Lessons Learned While Solving Time-Series Forecasting as a Supervised ML Problem: Part 1
Let's take a look at some lessons learned while solving time-series forecasting as a supervised ML problem.
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Time-Series Forecasting is one of the most common prediction problems solved by statisticians and data scientists over the past several decades, with the most frequent being the classic Demand/Sales and Weather Forecasting. The popular methods of solving these problems are Holt’s Winter, Exponential Smoothing (ETS), and ARIMA, all being the statistical univariate time-series methods. There are few other methods like Prophet from Facebook, THIEF, Unobserved Components Model (UCM), etc. used by the statisticians for forecasting. However, with the increased prominence of ML in the last decade, a lot of research has been conducted in solving it as a supervised Machine Learning problem. There are tree-based algorithms like Gradient Boosted Trees, Random Decision Forests, and Deep Learning-based algorithms like LSTM, all solved as supervised Machine Learning, that have outperformed traditional methods on many occasions. In this article, we will focus on sharing our learnings and best-practices around solving time-series forecasting problem as Supervised ML, specifically in the areas of data transformations, feature engineering, and modeling approaches.
Missing Value Imputation
As we all know, one of the most commonly encountered problems while working on time-series data is that of missing values. Therefore, it is necessary to impute missing values before applying any ML specific transforms.
There could be multiple strategies to tackle this problem depending upon a) time-series decomposition into trend and seasonality and b) number of missing observations as % of total observations. As the number of missing values go up, the choice of imputation technique becomes more significant.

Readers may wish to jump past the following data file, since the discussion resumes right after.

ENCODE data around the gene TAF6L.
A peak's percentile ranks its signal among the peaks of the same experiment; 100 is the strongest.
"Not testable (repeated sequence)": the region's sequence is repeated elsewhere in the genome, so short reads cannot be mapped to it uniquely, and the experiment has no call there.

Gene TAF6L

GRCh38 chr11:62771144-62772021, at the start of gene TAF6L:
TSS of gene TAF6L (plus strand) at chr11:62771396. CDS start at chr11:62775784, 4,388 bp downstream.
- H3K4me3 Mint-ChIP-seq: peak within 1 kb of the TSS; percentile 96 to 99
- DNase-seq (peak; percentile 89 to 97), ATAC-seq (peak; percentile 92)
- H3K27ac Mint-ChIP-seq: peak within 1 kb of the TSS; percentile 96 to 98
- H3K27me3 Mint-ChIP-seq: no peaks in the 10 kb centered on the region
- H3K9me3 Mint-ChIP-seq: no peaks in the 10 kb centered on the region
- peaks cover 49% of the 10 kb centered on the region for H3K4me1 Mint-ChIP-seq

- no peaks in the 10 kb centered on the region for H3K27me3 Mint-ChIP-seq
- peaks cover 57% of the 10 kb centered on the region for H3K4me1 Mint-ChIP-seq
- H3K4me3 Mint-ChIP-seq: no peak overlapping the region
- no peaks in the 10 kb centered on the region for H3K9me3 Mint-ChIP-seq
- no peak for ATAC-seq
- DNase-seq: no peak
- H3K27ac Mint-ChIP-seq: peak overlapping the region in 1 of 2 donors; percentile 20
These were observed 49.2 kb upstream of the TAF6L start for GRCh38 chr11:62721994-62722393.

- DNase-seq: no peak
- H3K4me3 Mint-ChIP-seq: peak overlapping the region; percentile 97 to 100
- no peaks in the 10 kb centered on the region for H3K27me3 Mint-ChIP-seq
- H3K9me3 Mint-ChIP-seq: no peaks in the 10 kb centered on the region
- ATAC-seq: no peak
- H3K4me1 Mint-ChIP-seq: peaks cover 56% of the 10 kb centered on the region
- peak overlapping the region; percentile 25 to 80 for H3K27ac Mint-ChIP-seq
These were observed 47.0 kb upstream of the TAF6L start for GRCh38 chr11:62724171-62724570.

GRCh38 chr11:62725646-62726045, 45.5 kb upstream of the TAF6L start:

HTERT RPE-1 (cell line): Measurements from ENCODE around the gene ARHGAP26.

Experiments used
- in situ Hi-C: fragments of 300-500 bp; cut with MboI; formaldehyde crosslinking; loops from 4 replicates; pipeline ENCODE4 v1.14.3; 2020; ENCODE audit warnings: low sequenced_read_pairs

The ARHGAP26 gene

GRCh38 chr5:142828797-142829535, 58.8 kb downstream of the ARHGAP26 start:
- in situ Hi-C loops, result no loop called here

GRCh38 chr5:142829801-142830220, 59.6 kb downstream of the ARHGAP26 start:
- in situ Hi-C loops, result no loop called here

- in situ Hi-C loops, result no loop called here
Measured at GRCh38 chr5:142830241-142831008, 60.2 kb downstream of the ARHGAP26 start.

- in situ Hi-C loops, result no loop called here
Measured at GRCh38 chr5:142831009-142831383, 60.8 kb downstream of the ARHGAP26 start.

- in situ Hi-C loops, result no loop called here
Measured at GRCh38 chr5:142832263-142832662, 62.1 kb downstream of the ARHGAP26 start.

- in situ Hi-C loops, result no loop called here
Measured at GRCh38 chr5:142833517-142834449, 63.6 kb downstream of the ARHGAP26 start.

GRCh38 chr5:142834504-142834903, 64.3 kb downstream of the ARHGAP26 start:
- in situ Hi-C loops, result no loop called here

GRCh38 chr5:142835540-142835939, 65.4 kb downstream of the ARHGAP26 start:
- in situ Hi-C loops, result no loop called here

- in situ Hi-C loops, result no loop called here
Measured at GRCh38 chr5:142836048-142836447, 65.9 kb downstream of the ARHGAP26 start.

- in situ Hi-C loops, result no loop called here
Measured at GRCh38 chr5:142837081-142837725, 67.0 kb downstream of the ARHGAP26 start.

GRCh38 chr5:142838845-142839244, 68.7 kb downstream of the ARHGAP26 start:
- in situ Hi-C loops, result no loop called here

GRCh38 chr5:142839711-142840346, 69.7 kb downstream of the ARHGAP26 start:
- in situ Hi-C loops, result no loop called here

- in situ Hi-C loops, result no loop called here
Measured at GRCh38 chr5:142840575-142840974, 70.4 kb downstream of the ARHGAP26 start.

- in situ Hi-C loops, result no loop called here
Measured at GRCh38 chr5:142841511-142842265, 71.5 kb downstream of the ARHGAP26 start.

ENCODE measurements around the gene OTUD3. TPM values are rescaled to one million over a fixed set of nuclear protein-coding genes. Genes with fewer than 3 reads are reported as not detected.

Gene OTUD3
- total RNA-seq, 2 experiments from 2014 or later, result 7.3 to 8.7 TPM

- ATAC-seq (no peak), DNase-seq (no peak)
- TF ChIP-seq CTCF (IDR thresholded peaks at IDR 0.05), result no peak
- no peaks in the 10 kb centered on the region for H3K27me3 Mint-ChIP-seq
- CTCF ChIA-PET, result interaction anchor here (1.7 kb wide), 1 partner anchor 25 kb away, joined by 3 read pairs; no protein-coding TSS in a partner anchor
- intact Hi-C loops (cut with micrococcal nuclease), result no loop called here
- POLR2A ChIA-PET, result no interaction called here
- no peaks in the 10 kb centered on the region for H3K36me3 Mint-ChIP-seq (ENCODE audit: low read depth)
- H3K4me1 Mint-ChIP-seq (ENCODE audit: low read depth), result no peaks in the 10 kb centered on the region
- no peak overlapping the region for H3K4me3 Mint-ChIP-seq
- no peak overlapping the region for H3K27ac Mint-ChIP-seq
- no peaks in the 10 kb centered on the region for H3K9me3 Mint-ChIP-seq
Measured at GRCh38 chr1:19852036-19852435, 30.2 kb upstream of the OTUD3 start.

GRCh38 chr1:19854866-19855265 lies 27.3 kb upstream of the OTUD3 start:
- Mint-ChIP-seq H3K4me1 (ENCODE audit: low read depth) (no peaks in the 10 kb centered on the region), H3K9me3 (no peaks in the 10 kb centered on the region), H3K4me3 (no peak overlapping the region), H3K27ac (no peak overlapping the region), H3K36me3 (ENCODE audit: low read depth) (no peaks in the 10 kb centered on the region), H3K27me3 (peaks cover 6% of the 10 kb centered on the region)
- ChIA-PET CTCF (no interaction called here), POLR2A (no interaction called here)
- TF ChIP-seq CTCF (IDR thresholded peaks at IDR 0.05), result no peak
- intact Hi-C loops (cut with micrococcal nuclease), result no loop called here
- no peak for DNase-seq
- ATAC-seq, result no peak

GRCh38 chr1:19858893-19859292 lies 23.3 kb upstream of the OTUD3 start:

In general, the popular statistical methods of Mean, Median, Mode, and Random imputation does not work well for time-series with more number of missing values or presence of trend or seasonal variations. It requires time-series specific techniques that work on the assumption that adjacent observations are similar to each other. Some of the faster and easy to implement techniques are Last Observation Carried Forward (LOCF), Next Observation Carried Backwards (NOCB) or a combination of these approaches like Mean of LO+NO or LOCF+NOCB in case of more than one missing value. There are more advanced techniques like Linear or Spline Interpolation, Moving Average methods like Simple, Weighted and Exponential Smoothing to handle missing values. For seasonal time-series, one may also remove the seasonal component from the time series, use interpolation or smoothing techniques to impute missing values and add seasonal component back.
Please note that selection of impute strategy is the function of time-series itself and therefore, no single approach can be termed as the most accurate for all kinds of time-series. However, the following steps could be used as starting points to select an appropriate strategy.
- No Trend, No Seasonality and only a few missing values
- Popular methods of Mean, Median, Mode, Random or LOCF/NOCB
- Presence of Trend but No Seasonality
- Linear/Spline Interpolation or Simple, Weighted or Exponential Smoothing
- Presence of Seasonality but No Trend
- Deseasonalize the time-series, use Step 1 techniques for imputation, and re-seasonalize the time-series
- Presence of Trend as well as Seasonality
- Deseasonalize the time-series, use step 2 techniques for imputation, and re-seasonalize the time-series
In general, start with a couple of strategies in mind based on time-series decomposition and use final predictions to determine the appropriate strategy or hold out few samples of time-series, impute those, compare with actual values, and select the strategy with the least absolute error.
Sliding Window Transform
The next and more ML-specific step to solve any time-series problem as a supervised learning problem is to transform it into a supervised learning structure, wherein a few predictor variables are used to predict a target value. Also, it is essential to convert it into IID (Independent and Identically Distributed) so that each sample of the time-series would be independent of other samples and identically distributed in time. Once IID-transformed, we can use any of the standard IID ML Methods for prediction.